Deep Brain Stimulation
Every body movement, from raising and lowering an arm to blinking, involves a complex interaction between the central nervous system (brain and spinal cord), nerves and muscles. Damage to or failure of any of these components may result in a movement disorder. Diseases affecting the brain may cause many movement disorders such as:
- Parkinson’s disease – Parkinson’s disease is a slowly progressive nervous system disorder with symptoms that include tremors, stiff muscles, slow movement and difficulties with walking or balance. With 50,000 to 60,000 new cases diagnosed yearly within the United States, Parkinson’s disease affects about one million Americans. There is currently no cure for Parkinson’s disease, but early diagnosis and management can improve patient success. Surgical treatment can be successful in reducing symptoms in the later stages. We offer deep brain stimulation (DBS) surgery for patients with poorly controlled symptoms.
- Tremor – A recurring shaking of a body part caused by unintentional muscular contraction. The most common cause is essential tremor. However, other conditions including Parkinson’s disease, stroke and multiple sclerosis can also cause tremor. We offer sophisticated brain imaging in the form of DaTscan#2122# that can assist with the diagnosis of tremor. DBS surgery is offered to patients with severe tremor not responding to medications.
- Dystonia – Involuntary muscle contractions which force certain parts of the body into abnormal and sometimes painful movements or postures. These can affect the neck (cervical dystonia or torticollis), the eyes (blepharospasm and hemifacial spasm) or the limbs (limb dystonia). We offer medications and botulinum toxin (Botox) injections to reduce the severity of the dystonic spasm.
- Gait problems – A variety of gait (walking) problems can occur as part of a movement disorder. Parkinson’s disease and dystonia can affect walking. We emphasize a preventive strategy aimed at improving gait and reducing the risk of falls. Appropriate medications as well as physical therapy are used as part of the treatment.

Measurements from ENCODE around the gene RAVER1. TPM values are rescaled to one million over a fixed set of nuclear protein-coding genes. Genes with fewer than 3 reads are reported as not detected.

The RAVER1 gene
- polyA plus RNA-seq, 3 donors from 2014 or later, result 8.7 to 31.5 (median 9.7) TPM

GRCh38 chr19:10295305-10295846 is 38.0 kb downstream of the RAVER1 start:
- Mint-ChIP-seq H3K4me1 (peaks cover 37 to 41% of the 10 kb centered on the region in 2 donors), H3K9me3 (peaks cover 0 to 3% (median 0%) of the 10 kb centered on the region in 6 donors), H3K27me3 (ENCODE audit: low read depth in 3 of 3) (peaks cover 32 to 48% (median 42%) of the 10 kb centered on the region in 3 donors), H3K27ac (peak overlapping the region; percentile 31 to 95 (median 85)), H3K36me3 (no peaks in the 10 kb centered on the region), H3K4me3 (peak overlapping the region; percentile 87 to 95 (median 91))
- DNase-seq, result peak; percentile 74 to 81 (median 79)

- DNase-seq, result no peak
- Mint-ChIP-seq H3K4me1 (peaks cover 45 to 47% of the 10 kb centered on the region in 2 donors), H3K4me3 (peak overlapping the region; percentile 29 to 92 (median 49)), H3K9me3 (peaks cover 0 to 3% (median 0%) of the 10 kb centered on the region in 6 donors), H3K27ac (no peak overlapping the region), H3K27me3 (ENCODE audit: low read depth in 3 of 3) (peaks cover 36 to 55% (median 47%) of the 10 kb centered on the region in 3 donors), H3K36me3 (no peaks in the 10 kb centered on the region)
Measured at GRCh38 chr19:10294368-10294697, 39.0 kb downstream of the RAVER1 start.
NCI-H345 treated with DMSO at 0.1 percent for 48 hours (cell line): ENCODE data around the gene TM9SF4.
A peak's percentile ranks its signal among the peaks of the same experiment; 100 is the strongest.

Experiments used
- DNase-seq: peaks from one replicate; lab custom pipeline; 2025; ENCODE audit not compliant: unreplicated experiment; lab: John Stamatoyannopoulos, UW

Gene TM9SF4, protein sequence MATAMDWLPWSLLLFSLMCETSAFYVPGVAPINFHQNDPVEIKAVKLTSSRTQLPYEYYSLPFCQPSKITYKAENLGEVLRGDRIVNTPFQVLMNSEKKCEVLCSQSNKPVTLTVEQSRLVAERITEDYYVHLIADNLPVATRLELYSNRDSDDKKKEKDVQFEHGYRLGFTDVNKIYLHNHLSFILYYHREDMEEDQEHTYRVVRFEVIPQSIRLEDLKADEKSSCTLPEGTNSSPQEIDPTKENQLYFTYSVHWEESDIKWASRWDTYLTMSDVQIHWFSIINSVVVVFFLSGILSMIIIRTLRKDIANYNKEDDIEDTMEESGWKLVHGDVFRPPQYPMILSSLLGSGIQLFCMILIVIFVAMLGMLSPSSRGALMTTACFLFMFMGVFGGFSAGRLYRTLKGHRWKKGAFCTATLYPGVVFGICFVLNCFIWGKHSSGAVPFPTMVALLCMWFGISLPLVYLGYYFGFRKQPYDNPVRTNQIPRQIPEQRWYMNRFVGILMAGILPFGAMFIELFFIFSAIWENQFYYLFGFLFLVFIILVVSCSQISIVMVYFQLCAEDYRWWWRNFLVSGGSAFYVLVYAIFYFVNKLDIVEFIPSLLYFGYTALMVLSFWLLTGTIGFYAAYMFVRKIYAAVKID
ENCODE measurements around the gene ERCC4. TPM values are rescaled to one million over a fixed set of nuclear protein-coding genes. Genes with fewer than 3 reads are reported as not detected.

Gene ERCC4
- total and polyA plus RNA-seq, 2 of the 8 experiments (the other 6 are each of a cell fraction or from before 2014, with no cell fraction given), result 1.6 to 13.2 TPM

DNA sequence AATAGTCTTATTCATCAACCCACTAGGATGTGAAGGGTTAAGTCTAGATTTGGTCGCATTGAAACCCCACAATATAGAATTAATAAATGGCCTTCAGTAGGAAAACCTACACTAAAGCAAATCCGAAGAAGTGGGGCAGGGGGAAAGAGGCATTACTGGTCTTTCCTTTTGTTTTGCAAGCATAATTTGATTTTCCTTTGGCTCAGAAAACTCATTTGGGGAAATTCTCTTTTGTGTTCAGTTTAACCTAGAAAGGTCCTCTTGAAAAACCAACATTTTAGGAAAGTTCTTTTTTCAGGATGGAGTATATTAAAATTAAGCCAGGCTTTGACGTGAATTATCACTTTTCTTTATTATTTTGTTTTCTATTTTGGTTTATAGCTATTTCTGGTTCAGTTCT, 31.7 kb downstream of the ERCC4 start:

A correct diagnosis of any movement disorder is essential to delivering the appropriate treatment.
Our team will be using imaging technologies that include magnetic resonance imaging (MRI), computed tomography (CT) scan, DaTscan#2122#, electroencephalography (EEG) and electromyography (EMG) testing, as well as other neurophysiology assessment tools.
Movement disorders show a large variation between patients, showing different symptoms at differing degrees of severity. Treatment plans are individualized and are created based on the patient’s symptoms. We emphasize the use of standardized rating scales and clinical criteria to improve diagnostic accuracy as well as to assist with developing a multi-disciplinary plan of treatment.
By changing lifestyle routines, such as regular exercise and stress reduction, patients will start seeing benefits by preventing the functional decline that often comes with Parkinson’s disease and related disorders. Working with a physical therapist for their physical medicine and rehabilitative services help Parkinson’s disease patients improve and maximize their mobility by incorporating the latest rehabilitation strategies they put into practice-tailored treatment plans.
Some patients are unable to obtain sufficient relief through medications or physical measures. For these individuals, DBS surgery is a way out of this difficulty. While not a cure, it can set the clock back on the severity of the disease. Some patients can reduce medication doses thereby reducing the side effects. Tremor, involuntary movements (called dyskinesias) or muscle rigidity are symptoms that improve the most. Patients show a longer duration of action of medications following surgery.
The surgery is a three-part process that involves placing an electrode in the brain connected to a pacemaker device placed under the skin in the chest. The first part maps the brain using MRI techniques. To further improve the accuracy of the electrode placement, the team will use a brain mapping technique called microelectrode recording. The third part involves placing the pacemaker and connecting it to the brain electrode. Patients typically return home 2-3 days after surgery, although some may require a brief period of inpatient rehabilitation.
Quality of Life
Maintaining the quality of life for our patients is the ultimate goal. We work closely with each individual and alter the treatment plan as necessary. Ancillary measures such as physical and occupational therapy are used as needed. We will also advise on specific nutritional guidelines and watch the response to medications in patients with Parkinson’s disease. A detailed assessment of the patient’s medication list to minimize the possibility of drug and food interactions is also part of our approach.